Employee v's Contractor

What are the main differences between being an employee and a subcontractor?

This repsonse arises from the growing number of queries I am receiving from individuals from across most sectors who have found themselves on reduced working time or have recently joined the ranks of the unemployed. 

Many are now looking at the option of setting up their own business and are using their positive attitude and ambition to fully utilize their skills and expertise in the context of running their own business.

Lets look at the pros and cons!

What does it mean to be a Subcontractor?

Pros of contracting;

  1. Potential Higher rate of pay
  2. In some cases a variety of work, moving from company to company.
  3. You can write all sorts of expenses off against your tax bill, eg telephone, motor & travel
  4. You can actively look for work from a many different Principle contractors and can work for any number of them at the same time
  5. You are now more attractive for the main contractors to hire for short term projects as they do not have any prsi or holiday obligations to you
  6. You're now 'working for yourself'.

Cons of contracting;

  1. Have to pay an accountant to do your books – the cost depends on the size of your business and the nature of the work – but a good accountant is essential to the success of your business
  2. No sick leave or statutory benefits as this is class S prsi
  3. You've now become the 'guru'.
  4. You more than likely will be registering for vat at some point (unless a vat exempt activity) which will include the obligation to prepare vat returns
  5. Insurance will have to be taken into consideration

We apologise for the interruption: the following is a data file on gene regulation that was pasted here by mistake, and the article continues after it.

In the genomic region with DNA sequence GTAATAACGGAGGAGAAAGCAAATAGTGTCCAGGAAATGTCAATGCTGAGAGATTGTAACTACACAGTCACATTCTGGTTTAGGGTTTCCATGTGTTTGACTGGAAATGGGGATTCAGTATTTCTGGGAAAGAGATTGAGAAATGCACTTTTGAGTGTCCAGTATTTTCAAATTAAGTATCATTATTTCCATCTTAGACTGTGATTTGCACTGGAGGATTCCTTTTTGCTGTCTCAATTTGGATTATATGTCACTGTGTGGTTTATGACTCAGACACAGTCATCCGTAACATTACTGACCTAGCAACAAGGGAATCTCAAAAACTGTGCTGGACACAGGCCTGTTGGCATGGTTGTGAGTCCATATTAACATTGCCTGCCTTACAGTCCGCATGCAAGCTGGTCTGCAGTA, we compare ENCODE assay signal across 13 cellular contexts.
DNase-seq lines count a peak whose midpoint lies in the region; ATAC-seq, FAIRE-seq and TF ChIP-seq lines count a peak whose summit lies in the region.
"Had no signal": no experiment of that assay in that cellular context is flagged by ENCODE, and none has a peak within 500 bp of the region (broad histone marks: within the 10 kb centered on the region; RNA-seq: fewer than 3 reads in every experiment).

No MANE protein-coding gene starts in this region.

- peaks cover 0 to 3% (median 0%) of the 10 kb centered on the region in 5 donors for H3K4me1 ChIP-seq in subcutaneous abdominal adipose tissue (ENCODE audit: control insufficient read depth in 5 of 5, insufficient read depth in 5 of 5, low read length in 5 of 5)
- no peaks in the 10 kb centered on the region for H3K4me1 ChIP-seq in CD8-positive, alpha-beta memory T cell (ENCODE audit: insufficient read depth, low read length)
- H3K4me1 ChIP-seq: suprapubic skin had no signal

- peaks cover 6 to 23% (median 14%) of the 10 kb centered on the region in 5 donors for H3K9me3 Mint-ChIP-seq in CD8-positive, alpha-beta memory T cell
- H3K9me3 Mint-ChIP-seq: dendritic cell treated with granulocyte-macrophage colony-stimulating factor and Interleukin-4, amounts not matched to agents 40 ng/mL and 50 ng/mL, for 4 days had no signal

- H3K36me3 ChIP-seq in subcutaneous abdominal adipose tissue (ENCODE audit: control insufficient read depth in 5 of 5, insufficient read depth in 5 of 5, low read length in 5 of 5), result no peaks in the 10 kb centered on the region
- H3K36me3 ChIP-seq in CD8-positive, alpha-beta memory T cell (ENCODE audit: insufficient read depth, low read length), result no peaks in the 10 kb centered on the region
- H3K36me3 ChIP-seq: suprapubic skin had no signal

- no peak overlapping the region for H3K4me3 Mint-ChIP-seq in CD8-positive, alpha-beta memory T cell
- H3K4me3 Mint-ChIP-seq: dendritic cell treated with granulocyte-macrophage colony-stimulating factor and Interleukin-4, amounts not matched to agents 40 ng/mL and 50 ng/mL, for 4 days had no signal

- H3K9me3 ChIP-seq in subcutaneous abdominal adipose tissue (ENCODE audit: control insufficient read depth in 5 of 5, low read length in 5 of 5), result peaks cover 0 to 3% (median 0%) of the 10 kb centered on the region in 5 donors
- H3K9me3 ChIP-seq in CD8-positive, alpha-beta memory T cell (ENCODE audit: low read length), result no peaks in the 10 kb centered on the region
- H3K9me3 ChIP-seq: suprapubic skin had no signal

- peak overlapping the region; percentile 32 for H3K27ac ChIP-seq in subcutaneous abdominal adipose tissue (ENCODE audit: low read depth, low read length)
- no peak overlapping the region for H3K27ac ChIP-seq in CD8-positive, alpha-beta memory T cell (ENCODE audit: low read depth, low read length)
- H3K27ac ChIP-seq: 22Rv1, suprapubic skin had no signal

6. All records, invoices, receipts have to be retained and presented to your accountant to prepare returns.

What does it mean to be an employee?

Pros of being an employee

  1. All employees are paid a salary/wage, plus most have some additional benefits, the most important of which are mentioned below
  2. Paid Holidays
  3. Bank Holidays
  4. Class A prsi which give automatic entitlement to most social welfare benefits
  5. If a permanent employee is made redundant, then the company normally pays some redundancy to the employee often amounting to 4-5 weeks pay for each year of service.
  6. Accountant not required and record keeping not required

Cons of being an employee

  1. Restricted to working for one employer, can not freely look for work elsewhere, ie, devoting all your time and energy to one employer
  2. Possibly a lower rate of pay than self employed
  3. Periods out of work in between jobs
  4. Difficult to actively promote your services

Combination of Both (be an employee with one employer and also be a subcontractor to others)?

Why not combine both?  It is possible to be a paye worker as an employee and at the same time be a subcontractor to other main contractors or private individuals – it would be no harm to give this option some thought as with the right motivation you would have the best of both worlds and would be in a very good position to take advantage of opportunities as they arise, to increase ones income and to have a source of work immediately should the paye income end.


Setting up as a contractor (self employed sole trader or limited company) has some obvious benefits. There are some hoops which need to be jumped through in order to set things up, but once they are set up they should be setup for good. Once the setup, the rewards of contracting can be pretty good. While there is not much paperwork, the key thing is to keep all paperwork on file.

Going as an employee gives security and protection as well as future benefits through the prsi system.

Many people now find that they can combine both systems and this may give more opportunities to make the best use of ones time.  

© Copyright 2012 - All Rights Reserved - Michael Neylon & Co. Ltd.